Latina Entrepreneur Turns a Crisis Into a New Career Catalyst
Latina entrepreneur Brooklyn Cupcakes

A Latina entrepreneur, the owner of Brooklyn Cupcakes demonstrates 8 ways to turn lemons into lemonade


Recently, I hosted a conference for women in transition called SHIFT in Naples, FL.  It was birthed out of the realization that most women if they are smart, can turn what was a negative in their life into a positive. Learning how to make opportunities out of crisis times is something that we all walked away with during this weekend.

The main purpose of the gathering was to help women understand shifts or changes in life although mostly unexpected, can lead to the next best thing you never imagined. So, instead of wallowing in defeat or plotting revenge in some cases, I wanted women to learn how they could rise from the ashes of unexpected change! Crisis could be the very thing that opens doors to something you’ve dreamed about doing but were too comfortable to take the plunge.

Many Latinas have leveraged a crisis to become accidental entrepreneurs. Some examples are Heidi Rasmussen who turned her layoff into a $3 million dollar business and the Latina I want to feature today, Carmen Rodriguez, the CEO of Brooklyn Cupcakes.  When confronted with a lay off in 2009, this fellow Williamsburg, Brooklyn born native turned a baking hobby into a career changing adventure.

In entrepreneurship, one of the biggest hurdles to go forth with a business idea is FEAR. Carmen became an accidental entrepreneur not because the thought of owning a business never crossed her mind but because if it weren’t for her layoff she would have never had the courage to “just do it”. After a retail management career of 20 years she could have decided to stay in the comfort lane and look for another job but it was in the middle of the recession when she got news she wasn’t expecting.

At that moment she says her “I have nothing to lose” philosophy kicked in because “just like many other normal people I didn’t have savings and I lived check to check. I knew I had to do something!”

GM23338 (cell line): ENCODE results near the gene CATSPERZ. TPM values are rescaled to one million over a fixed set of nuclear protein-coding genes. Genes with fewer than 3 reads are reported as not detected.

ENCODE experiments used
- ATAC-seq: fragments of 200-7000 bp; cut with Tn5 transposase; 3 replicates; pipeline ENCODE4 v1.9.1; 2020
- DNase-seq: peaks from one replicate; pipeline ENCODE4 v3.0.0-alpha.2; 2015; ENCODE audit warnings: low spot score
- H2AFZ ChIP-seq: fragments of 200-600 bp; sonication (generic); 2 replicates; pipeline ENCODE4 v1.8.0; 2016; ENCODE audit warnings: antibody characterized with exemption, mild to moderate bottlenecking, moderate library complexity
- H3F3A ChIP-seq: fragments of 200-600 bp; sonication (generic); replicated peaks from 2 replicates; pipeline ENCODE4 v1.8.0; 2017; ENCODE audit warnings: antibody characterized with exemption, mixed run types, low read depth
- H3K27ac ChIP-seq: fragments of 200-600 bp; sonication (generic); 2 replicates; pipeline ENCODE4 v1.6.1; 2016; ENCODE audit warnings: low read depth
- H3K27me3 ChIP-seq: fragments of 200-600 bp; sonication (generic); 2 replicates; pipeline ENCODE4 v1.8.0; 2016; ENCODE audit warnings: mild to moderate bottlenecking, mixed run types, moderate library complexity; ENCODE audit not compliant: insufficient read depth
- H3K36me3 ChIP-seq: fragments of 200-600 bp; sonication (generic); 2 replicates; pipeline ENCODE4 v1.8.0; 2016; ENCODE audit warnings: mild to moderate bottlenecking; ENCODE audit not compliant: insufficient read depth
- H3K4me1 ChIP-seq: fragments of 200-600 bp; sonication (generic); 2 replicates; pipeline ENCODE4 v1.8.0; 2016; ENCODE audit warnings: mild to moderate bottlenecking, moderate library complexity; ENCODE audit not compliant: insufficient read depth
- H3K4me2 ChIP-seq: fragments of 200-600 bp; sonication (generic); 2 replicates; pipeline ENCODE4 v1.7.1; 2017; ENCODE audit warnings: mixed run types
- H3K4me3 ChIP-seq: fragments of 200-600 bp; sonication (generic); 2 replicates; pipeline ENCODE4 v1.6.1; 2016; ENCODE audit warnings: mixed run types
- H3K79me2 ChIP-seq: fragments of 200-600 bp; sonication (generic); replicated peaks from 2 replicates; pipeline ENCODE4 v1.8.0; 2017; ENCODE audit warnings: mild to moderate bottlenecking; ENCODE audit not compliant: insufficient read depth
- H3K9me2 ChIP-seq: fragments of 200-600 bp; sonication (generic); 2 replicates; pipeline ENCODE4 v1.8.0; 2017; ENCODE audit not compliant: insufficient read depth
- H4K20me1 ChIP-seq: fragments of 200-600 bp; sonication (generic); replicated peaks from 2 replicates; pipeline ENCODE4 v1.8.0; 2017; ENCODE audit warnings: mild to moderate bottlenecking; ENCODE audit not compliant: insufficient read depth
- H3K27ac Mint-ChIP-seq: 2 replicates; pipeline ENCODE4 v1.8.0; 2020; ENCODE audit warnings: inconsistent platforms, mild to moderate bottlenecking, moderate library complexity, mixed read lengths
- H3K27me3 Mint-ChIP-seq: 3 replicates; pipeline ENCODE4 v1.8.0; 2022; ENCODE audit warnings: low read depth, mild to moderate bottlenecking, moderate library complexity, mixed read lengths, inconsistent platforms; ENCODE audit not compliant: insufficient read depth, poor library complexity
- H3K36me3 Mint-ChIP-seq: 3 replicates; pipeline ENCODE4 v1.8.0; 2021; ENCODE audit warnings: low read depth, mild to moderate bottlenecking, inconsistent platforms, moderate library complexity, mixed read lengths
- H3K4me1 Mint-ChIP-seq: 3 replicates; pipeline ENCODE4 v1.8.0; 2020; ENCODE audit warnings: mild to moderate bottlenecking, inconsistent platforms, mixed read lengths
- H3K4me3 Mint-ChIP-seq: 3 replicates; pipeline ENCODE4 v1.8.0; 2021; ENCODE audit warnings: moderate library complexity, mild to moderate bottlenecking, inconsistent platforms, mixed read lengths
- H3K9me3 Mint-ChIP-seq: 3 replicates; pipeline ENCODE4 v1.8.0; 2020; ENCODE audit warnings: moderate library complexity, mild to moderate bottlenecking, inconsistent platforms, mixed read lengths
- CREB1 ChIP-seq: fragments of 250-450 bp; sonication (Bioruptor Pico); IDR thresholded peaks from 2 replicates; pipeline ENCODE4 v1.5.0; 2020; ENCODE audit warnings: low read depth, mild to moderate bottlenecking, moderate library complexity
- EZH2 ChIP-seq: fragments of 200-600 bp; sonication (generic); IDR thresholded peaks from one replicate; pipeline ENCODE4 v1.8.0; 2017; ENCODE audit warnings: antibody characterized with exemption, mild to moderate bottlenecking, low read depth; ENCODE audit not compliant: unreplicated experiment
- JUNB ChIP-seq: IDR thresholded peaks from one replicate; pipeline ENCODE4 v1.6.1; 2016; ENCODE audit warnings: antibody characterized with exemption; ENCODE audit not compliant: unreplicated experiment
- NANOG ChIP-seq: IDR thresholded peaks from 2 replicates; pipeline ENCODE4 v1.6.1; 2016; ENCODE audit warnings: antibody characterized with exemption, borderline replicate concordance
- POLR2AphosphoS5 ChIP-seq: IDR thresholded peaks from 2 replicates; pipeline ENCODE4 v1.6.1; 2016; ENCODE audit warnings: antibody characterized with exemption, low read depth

Carmen was already baking for people at work and family functions for their celebrations and it was these very people on hearing of her layoff that challenged her to do that instead of seeking employment. But with no savings and no job, how on earth was she going to pull that off? Carmen, who is half Puerto Rican and Italian, was surprised to see how her family and friends stepped up to make the soon to be cupcake empire a reality.

“My mom gave me $40K from her 401k, then my Tia said here you go, then little by little people in my life just supported me in an unbelievable way.”  This was a crucial next step for her since money is another big factor in dreams coming to reality.

“I was told there was minority funds for small businesses but soon learned that wasn’t really available to me and a great politician friend who took me under her wing  introduced me to St. Nick’s Alliance where I was told that banks and venture capitalists wouldn’t fund me because I had no business history, grants would be too slow a turn around to meet my deadline to secure a space so the only option for me was friends and family, thank God they were there. There would be no Brooklyn Cupcake story without them.” 

So with the help of these truly supportive friends and family, she opened up her store to the public in 2010 having taken a year to set her business up for success.

Brooklyn Cupcakes

The Brooklyn Cupcakes Crew Were Guests of Rosanna Scotto Fox 5 and Greg Kelly on Good Day New York Today! 

Today, four years later Brooklyn Cupcakes are a New York cupcake experience, which recently expanded to the The Shops at Atlas Park an open-air lifestyle center located in the Glendale neighborhood of Queens, New York City. Carmen is also a graduate of the Goldman Sachs 10,000 Small Business program and her company was honored in 2012 with Mayor Bloomberg’s NYC Neighborhood Achievement Award as ‘Brooklyn’s Small Business of the Year’.

Have you faced or are you facing a career change like a layoff, firing, etc.

Next- 8 ways to turn a crisis into a small business launching pad


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